Only solidarity can save the euro now
Peter Sutherland says a pact to do 'whatever it takes' must replace ineffective conditional rescue
When European Central Bank president Mario Draghi proclaimed that the ECB would do "whatever it takes" to ensure the future stability of the euro, borrowing costs fell for Italy and Spain, markets rallied, and the decline in the external value of the euro was checked.
It remains unclear how long-lasting the effects of Draghi's intervention will prove to be. What we can say with certainty is that Draghi's remarks and the reaction they evoked demonstrate that the fundamental problems of the euro zone are not primarily financial or economic; they are political, psychological and institutional.
International observers took such notice of Draghi's commitment to do "whatever it takes" to save the euro because so many of them have come to doubt other leading European players' commitment to do likewise.
In their own defence, euro zone ministers point to the raft of reforms introduced over the past 30 months. Unfortunately, these reforms have failed to answer unambiguously the question posed by international markets: are the euro zone's largest and most prosperous members absolutely committed to its continuation?
No one doubts that Germany and most other euro zone members would prefer the single currency to continue. Today's uncertainty concerns whether this preference may be overridden by considerations of national politics, or resentment at the slow pace of reform in certain countries.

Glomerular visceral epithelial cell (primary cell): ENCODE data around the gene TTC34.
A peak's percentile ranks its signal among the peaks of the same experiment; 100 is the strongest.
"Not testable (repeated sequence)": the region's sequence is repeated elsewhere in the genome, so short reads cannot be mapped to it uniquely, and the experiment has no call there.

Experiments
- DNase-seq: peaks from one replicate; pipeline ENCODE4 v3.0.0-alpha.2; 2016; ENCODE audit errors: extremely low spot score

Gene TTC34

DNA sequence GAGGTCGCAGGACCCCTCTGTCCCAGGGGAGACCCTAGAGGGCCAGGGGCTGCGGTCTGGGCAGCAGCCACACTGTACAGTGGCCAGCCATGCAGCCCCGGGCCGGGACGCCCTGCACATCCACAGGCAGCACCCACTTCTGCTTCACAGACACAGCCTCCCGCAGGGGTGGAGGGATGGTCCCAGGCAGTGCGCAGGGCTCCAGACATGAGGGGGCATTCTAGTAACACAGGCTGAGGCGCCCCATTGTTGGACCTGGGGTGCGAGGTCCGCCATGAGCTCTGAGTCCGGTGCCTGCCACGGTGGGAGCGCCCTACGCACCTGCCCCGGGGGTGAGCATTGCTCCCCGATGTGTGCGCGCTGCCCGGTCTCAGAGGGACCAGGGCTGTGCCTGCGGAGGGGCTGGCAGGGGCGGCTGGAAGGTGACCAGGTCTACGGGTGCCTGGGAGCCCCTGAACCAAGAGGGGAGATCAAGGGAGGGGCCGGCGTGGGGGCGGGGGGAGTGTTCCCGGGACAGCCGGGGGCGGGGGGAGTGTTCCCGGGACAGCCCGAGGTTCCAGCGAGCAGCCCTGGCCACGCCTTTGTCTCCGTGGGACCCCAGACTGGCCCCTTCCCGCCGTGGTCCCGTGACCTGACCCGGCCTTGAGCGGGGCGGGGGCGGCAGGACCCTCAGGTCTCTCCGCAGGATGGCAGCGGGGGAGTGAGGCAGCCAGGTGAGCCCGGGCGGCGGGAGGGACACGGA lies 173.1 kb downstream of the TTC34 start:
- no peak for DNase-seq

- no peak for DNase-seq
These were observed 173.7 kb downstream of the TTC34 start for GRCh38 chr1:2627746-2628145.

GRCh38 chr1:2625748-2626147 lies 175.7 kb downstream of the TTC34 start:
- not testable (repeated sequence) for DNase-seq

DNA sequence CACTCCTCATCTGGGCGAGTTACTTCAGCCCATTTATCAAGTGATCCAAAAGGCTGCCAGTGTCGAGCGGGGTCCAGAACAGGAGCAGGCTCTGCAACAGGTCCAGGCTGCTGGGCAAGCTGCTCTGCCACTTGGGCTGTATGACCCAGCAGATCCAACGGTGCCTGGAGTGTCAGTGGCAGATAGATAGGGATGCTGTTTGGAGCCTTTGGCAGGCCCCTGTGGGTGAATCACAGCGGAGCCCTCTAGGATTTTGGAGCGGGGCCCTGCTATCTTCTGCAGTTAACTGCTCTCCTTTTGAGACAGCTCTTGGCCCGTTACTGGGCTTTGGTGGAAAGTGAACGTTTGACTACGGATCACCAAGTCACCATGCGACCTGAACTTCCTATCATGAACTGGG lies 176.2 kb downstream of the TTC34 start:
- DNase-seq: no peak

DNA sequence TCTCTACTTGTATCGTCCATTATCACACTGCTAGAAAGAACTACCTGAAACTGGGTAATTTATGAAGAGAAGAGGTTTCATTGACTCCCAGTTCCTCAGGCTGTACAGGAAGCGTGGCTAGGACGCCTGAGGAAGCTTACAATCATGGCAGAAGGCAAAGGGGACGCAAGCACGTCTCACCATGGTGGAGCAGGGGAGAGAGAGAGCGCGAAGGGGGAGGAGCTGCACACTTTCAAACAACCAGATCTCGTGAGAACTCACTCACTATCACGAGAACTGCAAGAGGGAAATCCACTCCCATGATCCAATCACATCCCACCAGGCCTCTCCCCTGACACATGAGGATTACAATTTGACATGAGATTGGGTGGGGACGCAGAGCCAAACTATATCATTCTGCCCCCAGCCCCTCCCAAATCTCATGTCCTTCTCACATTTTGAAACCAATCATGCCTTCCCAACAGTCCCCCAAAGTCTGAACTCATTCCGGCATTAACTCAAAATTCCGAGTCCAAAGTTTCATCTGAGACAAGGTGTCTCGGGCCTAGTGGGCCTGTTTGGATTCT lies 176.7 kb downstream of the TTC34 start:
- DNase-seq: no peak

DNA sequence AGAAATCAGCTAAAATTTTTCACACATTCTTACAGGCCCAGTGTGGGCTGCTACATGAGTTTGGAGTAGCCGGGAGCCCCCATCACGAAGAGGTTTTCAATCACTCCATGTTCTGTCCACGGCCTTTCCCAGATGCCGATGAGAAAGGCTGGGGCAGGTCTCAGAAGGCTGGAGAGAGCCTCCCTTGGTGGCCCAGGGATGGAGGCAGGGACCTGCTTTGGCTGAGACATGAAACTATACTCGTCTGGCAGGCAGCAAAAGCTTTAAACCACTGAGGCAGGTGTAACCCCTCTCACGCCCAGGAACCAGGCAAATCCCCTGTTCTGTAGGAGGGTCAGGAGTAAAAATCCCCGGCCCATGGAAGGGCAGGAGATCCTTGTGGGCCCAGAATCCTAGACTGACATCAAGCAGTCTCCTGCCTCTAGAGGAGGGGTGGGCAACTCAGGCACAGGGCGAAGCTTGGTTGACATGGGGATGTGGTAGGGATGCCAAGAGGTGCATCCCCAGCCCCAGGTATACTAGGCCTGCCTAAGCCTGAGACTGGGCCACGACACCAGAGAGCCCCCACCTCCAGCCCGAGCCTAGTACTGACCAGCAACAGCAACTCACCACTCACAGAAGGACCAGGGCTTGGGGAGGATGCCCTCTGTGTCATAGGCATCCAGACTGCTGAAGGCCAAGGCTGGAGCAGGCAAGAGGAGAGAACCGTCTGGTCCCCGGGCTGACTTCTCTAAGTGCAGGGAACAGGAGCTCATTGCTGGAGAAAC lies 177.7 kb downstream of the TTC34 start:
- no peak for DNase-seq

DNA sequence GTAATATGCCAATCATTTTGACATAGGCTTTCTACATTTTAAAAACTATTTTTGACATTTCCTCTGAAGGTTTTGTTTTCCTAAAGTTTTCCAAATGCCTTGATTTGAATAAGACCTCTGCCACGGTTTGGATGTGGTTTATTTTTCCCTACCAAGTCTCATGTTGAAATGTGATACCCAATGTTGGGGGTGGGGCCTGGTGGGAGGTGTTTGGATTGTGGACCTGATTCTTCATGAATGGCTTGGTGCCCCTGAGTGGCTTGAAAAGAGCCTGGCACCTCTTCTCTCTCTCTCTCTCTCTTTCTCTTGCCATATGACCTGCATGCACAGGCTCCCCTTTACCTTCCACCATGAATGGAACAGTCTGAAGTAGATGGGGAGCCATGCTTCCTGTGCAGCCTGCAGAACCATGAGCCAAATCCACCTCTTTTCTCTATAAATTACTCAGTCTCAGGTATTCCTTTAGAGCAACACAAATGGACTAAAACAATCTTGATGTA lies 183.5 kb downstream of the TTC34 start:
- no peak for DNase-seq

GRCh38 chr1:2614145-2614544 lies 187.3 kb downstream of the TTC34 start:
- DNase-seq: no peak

While the euro zone's richer countries have indeed done much to help their troubled neighbours, they have done so in an obtrusively conditional, transitional and incremental fashion.
The constant need for reassurance, for the limiting of risk to the minimum necessary, provokes a fear that at some point Germany and others will judge their partners' assurances insufficient and the risks run in helping them intolerable. If that happens, the euro's demise cannot be far behind.
The philosophy of control and reciprocity needs to be replaced by one of solidarity. This means a more balanced economic policy within the euro zone, an enhanced role for the ECB, a real banking and financial union, and a road map to partial and conditional mutualisation of legacy debt.
Euro zone leaders have spoken about all of these, but the time has come for unequivocal commitments and a realistic timetable for action.
None of Europe's financial problems would look remotely as challenging today if doubts about the euro zone's future had been dispelled two years ago. In the long run, solidarity is cheaper for all involved, while its absence could become ruinously expensive.
Peter Sutherland is a former EU commissioner for competition policy. Copyright: Project Syndicate